The rickshaw driver pants as he passes by, breathlessly regaling the couple in the back with stories of the surrounding area. I would have to break into a jog, and improve my Japanese, to catch the details; instead I carry on at my own pace, imagining what the stories could be. Exploring the winding, cobbled streets of Kyoto’s Higashiyama ward, you can almost see them playing out like period dramas on TV. The charming area is bustling with businesses offering traditional wares and dishes. And this is just what I’m looking for. Eventually, after hours of walking, the rumbling of my stomach can be heard over the pitter-patter of rain on my umbrella so I duck in to Tsuburano for lunch.
The Tsuburano Charm
Tsuburano’s aesthetic is perfectly in tune with its surrounds; a modern take on the traditional. The old-fashioned building features weathered cedar cladding, paper lanterns and a Japanese garden.
Through the noren curtain and sliding glass door lies a calm oasis away from the tourist traffic outside. I sit down, taking in the garden view, and bop along to the gentle jazz playing over the speakers.
Food-wise, Tsuburano are known for their vegetable dishes. And seeing as I’m in the historic Higashiyama area, I opt for their Kyoto lunch course. It comes out looking the part, a lacquered tray with five perfect little dishes arranged in a circle, with kaiseki style maple leaves and water spray to garnish.
The Lunch Course
As I’ve been trained to do since childhood, I start with my veggies. The simmered vegetables are all cooked just-so and have taken on the flavour of the delicious broth; savoury with a hint of yuzu. The inari sushi (tofu skin sushi), something I normally don’t enjoy due to its sweetness, is delightful. Not as wet, cold and sweet as I have encountered it before. The charcoal grilling on top is a nice touch.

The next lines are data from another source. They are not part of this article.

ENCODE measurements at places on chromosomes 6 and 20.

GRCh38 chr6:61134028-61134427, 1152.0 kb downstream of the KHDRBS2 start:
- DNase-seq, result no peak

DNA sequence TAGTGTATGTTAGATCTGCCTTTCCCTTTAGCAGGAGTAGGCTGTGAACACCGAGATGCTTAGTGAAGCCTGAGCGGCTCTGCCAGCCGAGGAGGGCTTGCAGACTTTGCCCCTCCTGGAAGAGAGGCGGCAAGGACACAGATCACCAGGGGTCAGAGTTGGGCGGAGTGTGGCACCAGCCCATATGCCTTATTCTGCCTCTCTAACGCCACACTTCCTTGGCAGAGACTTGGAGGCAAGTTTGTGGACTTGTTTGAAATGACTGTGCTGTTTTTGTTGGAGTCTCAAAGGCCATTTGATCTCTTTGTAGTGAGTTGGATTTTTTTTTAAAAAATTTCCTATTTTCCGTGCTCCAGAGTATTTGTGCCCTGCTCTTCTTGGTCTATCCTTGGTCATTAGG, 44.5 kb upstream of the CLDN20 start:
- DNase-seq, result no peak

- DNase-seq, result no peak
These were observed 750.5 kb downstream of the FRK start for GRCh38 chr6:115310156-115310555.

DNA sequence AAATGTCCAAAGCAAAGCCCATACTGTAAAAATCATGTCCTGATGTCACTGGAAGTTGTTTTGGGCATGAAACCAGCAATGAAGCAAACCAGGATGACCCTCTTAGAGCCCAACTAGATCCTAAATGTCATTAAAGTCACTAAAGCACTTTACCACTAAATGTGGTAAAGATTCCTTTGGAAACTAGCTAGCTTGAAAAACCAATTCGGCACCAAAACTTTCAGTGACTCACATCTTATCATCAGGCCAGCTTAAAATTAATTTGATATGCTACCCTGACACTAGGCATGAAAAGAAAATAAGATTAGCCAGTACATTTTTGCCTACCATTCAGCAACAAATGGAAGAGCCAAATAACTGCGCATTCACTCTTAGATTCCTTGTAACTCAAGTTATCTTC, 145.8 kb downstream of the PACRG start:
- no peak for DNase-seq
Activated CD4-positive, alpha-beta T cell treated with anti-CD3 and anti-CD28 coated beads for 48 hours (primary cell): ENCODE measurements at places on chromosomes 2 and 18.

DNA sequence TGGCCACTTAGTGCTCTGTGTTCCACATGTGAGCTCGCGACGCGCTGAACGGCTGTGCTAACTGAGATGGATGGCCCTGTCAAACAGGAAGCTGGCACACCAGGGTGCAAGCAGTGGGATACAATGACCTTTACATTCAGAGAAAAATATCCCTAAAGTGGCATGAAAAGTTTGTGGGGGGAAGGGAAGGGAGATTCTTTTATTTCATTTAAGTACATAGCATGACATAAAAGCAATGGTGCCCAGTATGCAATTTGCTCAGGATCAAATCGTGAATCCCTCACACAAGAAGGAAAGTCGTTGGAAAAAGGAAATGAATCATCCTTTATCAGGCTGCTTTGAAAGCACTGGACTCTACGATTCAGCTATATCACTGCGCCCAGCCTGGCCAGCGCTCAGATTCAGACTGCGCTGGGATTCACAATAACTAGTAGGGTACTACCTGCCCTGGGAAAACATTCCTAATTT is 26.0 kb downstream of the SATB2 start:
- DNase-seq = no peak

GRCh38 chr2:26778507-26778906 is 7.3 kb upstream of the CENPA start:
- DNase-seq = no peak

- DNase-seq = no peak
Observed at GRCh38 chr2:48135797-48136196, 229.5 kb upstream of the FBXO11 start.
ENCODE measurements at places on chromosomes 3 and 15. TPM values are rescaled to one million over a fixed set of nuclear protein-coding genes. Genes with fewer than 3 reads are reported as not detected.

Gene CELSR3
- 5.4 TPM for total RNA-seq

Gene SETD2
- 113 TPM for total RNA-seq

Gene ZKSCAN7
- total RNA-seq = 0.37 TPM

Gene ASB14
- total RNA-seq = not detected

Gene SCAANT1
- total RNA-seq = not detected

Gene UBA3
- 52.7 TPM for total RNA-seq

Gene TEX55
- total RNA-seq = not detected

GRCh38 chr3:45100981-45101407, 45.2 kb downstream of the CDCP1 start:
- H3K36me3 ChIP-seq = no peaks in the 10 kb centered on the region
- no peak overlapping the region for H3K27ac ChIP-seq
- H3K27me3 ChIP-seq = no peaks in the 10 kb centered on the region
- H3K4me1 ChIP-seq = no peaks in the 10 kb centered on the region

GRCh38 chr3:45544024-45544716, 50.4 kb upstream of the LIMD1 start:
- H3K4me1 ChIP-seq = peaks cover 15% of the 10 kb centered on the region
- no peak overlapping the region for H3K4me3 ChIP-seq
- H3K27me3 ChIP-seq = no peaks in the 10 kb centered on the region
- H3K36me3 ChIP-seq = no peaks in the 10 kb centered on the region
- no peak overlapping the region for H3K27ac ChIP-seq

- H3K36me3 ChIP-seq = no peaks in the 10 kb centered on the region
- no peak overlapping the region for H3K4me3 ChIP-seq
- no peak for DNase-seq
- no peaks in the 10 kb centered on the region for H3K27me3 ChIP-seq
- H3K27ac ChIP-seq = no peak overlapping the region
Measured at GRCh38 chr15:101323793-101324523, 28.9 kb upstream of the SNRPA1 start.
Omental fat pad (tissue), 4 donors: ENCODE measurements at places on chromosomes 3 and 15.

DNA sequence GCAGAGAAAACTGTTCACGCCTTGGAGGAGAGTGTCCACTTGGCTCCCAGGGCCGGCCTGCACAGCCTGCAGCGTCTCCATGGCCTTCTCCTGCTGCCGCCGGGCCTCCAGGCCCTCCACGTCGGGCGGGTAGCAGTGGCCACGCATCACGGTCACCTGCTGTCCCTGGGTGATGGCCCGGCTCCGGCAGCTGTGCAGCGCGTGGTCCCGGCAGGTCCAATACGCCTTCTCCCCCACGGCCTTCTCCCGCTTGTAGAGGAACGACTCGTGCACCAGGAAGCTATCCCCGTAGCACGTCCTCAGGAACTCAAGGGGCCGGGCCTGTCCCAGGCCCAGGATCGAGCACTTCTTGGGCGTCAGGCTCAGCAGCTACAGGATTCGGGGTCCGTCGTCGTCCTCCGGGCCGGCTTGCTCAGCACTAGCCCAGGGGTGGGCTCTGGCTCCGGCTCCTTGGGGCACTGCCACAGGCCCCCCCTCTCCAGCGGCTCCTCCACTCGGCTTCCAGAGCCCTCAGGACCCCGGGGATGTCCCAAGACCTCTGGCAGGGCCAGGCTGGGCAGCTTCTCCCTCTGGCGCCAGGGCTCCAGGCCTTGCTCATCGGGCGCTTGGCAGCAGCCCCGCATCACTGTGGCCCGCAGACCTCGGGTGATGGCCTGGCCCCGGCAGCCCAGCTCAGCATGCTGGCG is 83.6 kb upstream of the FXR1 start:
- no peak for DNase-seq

The dashimaki tamago is just as I like it; these perfect little rolled egg omelettes are flavoured with salty dashi stock and served hot and juicy. What a treat. Next up, the delicious little bacon-wrapped squash bundles that have been tempura fried. Very decadent and very moreish. If they had these in my conbini (convenience store), my keyboard would be very greasy right now.
The grilled fish tastes of a sake marinade, the tiny whole fish sweet and the snail has that octopusy bite to it. All up, a wonderful variety of flavours and textures.
A Cup of Tea to Finish
Tsuburano source their tea from the nearby city of Uji, one of Japan’s most famous tea producing regions. They carry a few selected types on the menu such as sencha and genmaicha, but this time I opt for matcha. It comes out steaming hot and vivid green inside a very cool, quirky tea cup. I drink it down, feeling energised for the rest of my day, and step back out into the crowds. With a full belly, that rickshaw is suddenly looking pretty appealing.
Getting To Tsuburano
Tsuburano is nestled in the thick of a traditional pocket of Higashiyama, therefore there are no train stations close by. You can walk to the restaurant in 15 minutes from Kiyomizu-Gojo Station, or from Gion-Shijo Station. For the latter, follow our walking guide to see some fantastic Kyoto sights along the way.
Restaurant name: Tsuburano
Address: 368-1-8 Yasaka Kamimachi, Higashiyama Ward, Kyoto, 605-0827
Open: 11:00a.m. until 6:00p.m.
Post by Japan Journeys.